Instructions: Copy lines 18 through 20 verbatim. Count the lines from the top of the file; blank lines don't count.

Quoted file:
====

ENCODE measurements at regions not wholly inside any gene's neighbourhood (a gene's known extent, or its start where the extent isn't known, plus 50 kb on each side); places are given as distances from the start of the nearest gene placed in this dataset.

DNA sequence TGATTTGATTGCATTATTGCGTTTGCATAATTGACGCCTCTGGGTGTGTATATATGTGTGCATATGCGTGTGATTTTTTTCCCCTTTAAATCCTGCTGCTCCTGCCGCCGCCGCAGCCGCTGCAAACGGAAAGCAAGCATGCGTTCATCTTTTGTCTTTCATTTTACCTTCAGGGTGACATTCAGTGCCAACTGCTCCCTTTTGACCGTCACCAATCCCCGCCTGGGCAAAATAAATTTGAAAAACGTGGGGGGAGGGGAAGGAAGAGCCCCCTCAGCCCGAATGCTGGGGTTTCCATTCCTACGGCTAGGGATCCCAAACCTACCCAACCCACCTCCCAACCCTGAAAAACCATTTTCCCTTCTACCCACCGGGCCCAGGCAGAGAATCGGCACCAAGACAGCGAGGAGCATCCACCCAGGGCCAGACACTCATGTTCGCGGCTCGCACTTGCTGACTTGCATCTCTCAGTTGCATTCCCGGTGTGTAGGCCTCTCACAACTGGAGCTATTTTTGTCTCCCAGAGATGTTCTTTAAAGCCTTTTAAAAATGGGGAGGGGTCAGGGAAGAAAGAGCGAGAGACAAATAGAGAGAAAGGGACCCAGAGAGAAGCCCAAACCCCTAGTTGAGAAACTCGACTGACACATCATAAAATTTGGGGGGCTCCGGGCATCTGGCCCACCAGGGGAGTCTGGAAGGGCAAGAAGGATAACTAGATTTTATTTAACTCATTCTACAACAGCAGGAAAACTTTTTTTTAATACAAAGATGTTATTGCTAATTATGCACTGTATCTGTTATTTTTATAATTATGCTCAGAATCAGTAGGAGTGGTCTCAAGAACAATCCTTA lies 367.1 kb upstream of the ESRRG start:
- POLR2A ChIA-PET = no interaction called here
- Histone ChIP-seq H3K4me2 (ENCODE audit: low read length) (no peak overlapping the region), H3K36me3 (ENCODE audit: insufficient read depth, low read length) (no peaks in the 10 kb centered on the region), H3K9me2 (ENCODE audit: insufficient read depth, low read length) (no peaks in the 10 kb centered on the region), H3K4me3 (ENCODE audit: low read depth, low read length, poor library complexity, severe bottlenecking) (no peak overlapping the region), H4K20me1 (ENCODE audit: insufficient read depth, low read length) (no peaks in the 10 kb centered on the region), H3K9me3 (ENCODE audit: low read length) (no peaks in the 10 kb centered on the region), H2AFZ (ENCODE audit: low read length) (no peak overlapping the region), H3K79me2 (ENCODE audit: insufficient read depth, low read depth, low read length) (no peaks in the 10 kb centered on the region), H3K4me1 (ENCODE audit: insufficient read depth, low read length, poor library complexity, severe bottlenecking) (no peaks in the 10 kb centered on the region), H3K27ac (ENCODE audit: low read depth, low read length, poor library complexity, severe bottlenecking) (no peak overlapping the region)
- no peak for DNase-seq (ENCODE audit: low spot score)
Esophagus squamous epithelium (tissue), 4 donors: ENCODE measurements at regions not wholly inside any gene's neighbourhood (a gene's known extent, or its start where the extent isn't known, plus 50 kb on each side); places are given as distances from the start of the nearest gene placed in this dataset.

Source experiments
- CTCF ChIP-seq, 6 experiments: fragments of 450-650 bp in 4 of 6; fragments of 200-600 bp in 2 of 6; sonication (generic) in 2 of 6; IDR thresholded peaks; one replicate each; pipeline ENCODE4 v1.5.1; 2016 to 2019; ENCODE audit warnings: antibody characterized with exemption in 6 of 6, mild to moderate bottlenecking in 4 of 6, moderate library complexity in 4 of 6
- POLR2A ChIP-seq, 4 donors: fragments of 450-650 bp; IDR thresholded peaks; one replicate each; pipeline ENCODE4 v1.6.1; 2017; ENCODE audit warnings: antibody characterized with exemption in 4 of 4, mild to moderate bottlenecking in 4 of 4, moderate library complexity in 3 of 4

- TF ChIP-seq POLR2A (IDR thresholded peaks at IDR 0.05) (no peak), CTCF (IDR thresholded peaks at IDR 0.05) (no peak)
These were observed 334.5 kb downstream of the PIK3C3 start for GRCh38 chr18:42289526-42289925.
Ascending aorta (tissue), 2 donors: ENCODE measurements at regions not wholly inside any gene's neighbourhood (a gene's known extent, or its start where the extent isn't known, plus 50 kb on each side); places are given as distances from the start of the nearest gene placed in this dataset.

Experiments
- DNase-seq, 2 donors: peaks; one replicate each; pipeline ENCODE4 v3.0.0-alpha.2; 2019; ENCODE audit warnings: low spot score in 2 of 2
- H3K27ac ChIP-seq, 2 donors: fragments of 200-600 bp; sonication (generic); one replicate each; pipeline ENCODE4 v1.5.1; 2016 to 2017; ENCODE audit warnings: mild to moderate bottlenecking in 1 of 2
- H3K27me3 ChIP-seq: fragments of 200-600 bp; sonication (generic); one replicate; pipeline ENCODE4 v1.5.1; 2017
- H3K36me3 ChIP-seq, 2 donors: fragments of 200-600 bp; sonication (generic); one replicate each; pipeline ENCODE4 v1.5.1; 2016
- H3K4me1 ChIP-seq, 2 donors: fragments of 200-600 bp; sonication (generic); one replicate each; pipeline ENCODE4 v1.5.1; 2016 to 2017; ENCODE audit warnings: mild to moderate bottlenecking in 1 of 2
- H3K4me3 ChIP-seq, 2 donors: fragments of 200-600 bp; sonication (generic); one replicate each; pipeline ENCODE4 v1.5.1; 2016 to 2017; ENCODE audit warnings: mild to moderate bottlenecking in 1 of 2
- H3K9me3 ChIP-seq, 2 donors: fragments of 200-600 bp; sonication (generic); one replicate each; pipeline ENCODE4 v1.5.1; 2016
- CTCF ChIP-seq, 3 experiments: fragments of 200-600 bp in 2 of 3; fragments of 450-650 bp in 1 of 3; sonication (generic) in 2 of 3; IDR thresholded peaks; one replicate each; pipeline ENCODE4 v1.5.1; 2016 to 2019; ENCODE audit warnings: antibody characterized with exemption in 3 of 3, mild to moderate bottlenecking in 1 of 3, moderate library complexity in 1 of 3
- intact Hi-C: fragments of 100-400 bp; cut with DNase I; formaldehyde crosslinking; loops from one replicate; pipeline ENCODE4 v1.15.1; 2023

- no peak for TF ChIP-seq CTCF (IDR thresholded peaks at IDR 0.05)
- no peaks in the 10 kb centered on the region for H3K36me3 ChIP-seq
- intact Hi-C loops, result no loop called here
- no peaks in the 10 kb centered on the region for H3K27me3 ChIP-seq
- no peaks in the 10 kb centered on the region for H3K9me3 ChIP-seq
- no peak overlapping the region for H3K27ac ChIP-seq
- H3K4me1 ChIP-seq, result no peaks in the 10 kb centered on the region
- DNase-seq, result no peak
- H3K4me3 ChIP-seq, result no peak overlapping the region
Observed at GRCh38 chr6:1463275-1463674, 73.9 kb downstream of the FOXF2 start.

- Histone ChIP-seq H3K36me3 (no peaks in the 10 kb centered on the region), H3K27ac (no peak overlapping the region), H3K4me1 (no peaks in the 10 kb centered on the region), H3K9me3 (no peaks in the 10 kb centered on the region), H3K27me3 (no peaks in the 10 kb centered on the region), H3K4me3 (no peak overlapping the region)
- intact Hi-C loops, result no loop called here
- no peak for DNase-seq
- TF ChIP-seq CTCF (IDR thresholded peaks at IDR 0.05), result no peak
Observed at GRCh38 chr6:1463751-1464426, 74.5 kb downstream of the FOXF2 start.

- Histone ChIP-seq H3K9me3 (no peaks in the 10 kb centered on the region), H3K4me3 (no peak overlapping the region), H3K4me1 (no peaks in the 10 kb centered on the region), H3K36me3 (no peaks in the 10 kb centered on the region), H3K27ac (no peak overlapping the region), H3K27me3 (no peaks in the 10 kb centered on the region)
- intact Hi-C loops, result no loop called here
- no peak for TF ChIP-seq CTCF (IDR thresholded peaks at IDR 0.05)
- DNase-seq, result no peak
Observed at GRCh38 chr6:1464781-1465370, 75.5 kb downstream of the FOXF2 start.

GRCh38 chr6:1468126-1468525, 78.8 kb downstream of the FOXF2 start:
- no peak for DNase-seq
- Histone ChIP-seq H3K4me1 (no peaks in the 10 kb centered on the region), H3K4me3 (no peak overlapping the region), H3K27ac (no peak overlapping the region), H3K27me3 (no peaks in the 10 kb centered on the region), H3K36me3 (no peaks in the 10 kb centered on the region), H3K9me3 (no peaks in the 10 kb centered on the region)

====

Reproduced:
- H3K4me1 ChIP-seq, 2 donors: fragments of 200-600 bp; sonication (generic); one replicate each; pipeline ENCODE4 v1.5.1; 2016 to 2017; ENCODE audit warnings: mild to moderate bottlenecking in 1 of 2
- H3K4me3 ChIP-seq, 2 donors: fragments of 200-600 bp; sonication (generic); one replicate each; pipeline ENCODE4 v1.5.1; 2016 to 2017; ENCODE audit warnings: mild to moderate bottlenecking in 1 of 2
- H3K9me3 ChIP-seq, 2 donors: fragments of 200-600 bp; sonication (generic); one replicate each; pipeline ENCODE4 v1.5.1; 2016